CARY, J&W. Pair of English 21-inch celestial and terrestrial globes. J&W Cary. London: J&W dated 1799 and 1815 (respectively).
Globes on Regency mahogany stands. Height overall 48 in.; Diameter overall 27 1/2 in.; Diameter of Globes 21 in.
The Cary family firm of globe-makers was founded in the late eighteenth century by John Cary (1755-1835). Alongside his partner and brother, William, a specialist in scientific instruments, J&W Cary produced some of the greatest late Georgian globes of its time. The brothers swiftly became one of the leading London globe-makers along with the family firms of Newton and Bardin.
J&W Cary’s first globes were published in 1791 and they were soon producing globes at four different diameters. The year 1816 saw the introduction of 18 inch glodes to thir range. These globes are a critical addition to any collector of American exploration as they reflect information from Lewis & Clark, Pike, Nuttal, Long and Elliot.
The Cary firm was continued by sons George and John Cary Sr. in the Regency period. In the mid 19th Century, the plates were passed to G.F. Cruchley, a map seller who continued to produce globes under the Cary name. Together with the firms of Newton and Bardin, globes made by the Cary family accounted for the majority of globes produced in England during the early 19th Century. They used excellent quality paper and printing techniques so their globes often survive in nice condition. When John snr. died in 1835 the company was run by Henry Gould, although it retained the trading name of William Cary until 1890, the Post Office directory recording Cary & Co. at 7 Pall Mall in 1892, and then Cary, Porter & Co. at the same address from 1894-1904.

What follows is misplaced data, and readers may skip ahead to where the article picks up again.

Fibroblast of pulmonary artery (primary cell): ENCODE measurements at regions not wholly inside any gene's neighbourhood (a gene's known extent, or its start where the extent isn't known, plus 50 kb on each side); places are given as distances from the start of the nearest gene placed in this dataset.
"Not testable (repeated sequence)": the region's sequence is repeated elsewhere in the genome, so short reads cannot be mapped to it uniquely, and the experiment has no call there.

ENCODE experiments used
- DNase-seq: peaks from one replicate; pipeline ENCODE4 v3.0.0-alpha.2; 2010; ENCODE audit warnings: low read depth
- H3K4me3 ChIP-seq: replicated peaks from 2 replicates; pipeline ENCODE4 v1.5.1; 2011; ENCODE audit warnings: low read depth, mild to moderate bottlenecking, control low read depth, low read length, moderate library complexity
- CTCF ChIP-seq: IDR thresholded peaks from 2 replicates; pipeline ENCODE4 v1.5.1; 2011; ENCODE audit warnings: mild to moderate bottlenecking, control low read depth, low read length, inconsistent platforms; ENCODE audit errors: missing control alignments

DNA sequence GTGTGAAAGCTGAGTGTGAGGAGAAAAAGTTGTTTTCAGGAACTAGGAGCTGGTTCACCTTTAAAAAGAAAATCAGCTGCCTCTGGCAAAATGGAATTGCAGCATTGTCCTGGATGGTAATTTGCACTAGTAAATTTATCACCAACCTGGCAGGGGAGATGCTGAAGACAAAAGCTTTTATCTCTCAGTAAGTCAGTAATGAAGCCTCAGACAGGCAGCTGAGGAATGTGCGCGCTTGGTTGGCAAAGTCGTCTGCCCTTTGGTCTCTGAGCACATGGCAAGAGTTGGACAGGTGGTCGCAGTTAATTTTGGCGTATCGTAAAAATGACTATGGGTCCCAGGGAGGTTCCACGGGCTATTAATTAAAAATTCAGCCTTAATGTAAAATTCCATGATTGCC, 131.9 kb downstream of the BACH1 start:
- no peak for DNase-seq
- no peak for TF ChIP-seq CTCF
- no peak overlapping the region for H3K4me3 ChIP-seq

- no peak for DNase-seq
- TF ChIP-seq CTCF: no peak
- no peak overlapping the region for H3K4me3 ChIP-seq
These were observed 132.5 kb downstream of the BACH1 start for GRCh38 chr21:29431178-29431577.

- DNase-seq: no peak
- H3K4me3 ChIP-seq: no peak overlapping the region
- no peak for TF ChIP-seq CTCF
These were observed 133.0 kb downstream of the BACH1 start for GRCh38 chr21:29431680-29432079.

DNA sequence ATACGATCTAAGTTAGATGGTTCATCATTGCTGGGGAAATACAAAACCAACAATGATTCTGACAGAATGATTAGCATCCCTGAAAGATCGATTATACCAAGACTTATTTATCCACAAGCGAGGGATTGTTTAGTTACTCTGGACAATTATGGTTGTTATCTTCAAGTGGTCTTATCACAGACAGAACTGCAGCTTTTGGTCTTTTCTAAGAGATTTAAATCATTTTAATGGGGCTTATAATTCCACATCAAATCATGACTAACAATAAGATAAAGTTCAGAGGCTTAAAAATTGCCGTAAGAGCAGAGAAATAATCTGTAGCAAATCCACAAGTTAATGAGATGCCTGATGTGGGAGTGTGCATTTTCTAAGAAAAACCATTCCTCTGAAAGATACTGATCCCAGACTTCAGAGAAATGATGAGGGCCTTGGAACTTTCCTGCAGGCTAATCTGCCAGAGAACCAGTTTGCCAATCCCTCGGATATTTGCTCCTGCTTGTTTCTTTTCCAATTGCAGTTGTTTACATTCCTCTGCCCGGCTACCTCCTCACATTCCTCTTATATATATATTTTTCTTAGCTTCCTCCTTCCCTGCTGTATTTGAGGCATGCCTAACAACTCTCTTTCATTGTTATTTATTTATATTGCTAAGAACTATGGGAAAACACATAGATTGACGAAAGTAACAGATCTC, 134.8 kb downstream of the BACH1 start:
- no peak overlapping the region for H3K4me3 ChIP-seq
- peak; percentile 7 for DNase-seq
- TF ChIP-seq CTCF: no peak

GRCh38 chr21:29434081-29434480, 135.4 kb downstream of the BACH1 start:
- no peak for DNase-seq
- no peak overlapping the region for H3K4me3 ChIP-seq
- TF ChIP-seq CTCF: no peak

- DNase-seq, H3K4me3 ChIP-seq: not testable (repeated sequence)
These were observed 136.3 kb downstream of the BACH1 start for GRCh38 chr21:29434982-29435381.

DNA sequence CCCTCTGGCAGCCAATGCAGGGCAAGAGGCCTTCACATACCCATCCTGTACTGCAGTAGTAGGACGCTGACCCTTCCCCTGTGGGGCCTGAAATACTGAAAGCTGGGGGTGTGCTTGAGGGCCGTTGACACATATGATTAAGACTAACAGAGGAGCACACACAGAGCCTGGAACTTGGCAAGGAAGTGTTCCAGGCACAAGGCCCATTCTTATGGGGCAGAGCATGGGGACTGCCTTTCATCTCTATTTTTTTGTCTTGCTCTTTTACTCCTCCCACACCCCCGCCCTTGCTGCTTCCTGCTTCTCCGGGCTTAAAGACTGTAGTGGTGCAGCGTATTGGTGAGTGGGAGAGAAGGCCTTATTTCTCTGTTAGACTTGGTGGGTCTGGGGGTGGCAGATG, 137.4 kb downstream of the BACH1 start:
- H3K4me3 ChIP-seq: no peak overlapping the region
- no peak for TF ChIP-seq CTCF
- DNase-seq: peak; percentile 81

“Cary's first known engraved plan is dated 1779. Henceforth, the quality of his engraving established new standards and a new style, with his effective, starkly beautiful, plain design being widely adopted. His firm’s cartographic output was prolific and diverse, ranging through maps, plans, atlases, astronomical and educational works, road-books (including works based on surveys by Aaron Arrowsmith the elder, who probably trained him), guides, and globes. Particularly noteworthy are the immensely popular New and Correct English Atlas (editions from 1787), which became the standard county atlas of the period, and the Traveller’s Companion (from 1790), the printing plates of both of which had to be replaced having become worn in the effort to meet the huge demand, and the particularly fine New English Atlas (from 1801) and New Universal Atlas (from 1808)” (David Smith for DNB).